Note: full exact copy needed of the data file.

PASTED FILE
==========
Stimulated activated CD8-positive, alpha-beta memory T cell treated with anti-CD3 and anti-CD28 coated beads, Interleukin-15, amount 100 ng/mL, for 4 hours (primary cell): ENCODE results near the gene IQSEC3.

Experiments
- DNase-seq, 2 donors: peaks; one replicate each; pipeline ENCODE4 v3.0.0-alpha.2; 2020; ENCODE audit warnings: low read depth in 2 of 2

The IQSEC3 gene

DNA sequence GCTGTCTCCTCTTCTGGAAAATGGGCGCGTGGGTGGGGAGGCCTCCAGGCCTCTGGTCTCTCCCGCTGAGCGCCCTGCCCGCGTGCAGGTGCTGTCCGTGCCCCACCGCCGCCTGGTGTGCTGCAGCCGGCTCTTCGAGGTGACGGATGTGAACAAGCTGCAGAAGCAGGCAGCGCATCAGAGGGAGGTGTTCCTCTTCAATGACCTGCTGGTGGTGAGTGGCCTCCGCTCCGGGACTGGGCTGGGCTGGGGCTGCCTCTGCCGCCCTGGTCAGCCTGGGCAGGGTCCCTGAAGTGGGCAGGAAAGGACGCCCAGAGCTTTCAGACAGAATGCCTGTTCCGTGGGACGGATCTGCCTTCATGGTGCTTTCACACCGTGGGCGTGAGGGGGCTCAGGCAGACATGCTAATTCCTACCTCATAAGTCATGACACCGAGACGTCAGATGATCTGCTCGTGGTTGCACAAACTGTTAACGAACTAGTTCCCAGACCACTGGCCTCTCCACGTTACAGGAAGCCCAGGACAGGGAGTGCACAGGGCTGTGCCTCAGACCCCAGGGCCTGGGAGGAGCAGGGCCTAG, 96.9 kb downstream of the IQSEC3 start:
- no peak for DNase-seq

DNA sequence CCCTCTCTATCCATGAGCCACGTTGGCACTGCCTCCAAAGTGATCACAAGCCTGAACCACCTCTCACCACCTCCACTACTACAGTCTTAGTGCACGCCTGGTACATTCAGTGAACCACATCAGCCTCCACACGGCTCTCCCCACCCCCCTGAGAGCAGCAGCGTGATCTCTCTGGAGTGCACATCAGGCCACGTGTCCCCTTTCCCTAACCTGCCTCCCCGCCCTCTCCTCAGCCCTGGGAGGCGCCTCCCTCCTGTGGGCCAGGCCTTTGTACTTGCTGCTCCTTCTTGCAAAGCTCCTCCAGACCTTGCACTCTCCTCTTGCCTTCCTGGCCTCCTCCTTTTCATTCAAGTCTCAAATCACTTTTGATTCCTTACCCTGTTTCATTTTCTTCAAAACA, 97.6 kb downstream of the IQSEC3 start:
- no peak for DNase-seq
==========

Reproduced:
Stimulated activated CD8-positive, alpha-beta memory T cell treated with anti-CD3 and anti-CD28 coated beads, Interleukin-15, amount 100 ng/mL, for 4 hours (primary cell): ENCODE results near the gene IQSEC3.

Experiments
- DNase-seq, 2 donors: peaks; one replicate each; pipeline ENCODE4 v3.0.0-alpha.2; 2020; ENCODE audit warnings: low read depth in 2 of 2

The IQSEC3 gene

DNA sequence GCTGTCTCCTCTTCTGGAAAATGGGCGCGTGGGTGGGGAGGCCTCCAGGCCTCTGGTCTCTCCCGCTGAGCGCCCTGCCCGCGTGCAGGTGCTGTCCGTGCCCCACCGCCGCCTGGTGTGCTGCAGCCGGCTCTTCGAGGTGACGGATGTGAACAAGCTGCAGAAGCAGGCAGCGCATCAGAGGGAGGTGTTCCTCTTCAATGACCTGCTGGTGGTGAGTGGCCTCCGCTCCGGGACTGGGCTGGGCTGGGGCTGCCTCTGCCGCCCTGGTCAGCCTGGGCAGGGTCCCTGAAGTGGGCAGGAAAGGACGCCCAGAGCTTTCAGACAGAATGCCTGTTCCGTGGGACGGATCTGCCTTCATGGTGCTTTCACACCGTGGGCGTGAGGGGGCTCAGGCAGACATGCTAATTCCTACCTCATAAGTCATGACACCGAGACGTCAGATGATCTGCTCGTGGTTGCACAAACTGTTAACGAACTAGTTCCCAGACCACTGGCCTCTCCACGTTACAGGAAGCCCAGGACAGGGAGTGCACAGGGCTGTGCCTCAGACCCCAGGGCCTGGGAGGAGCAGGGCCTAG, 96.9 kb downstream of the IQSEC3 start:
- no peak for DNase-seq

DNA sequence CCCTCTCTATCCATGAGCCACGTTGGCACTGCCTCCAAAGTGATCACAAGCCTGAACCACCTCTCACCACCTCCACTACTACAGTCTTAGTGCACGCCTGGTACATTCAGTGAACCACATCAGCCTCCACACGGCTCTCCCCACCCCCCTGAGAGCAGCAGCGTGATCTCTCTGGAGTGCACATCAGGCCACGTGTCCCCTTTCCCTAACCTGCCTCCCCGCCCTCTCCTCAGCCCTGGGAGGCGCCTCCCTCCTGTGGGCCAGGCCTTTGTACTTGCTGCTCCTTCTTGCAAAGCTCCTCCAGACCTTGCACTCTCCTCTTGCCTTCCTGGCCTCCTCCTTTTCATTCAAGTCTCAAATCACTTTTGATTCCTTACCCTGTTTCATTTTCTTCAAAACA, 97.6 kb downstream of the IQSEC3 start:
- no peak for DNase-seq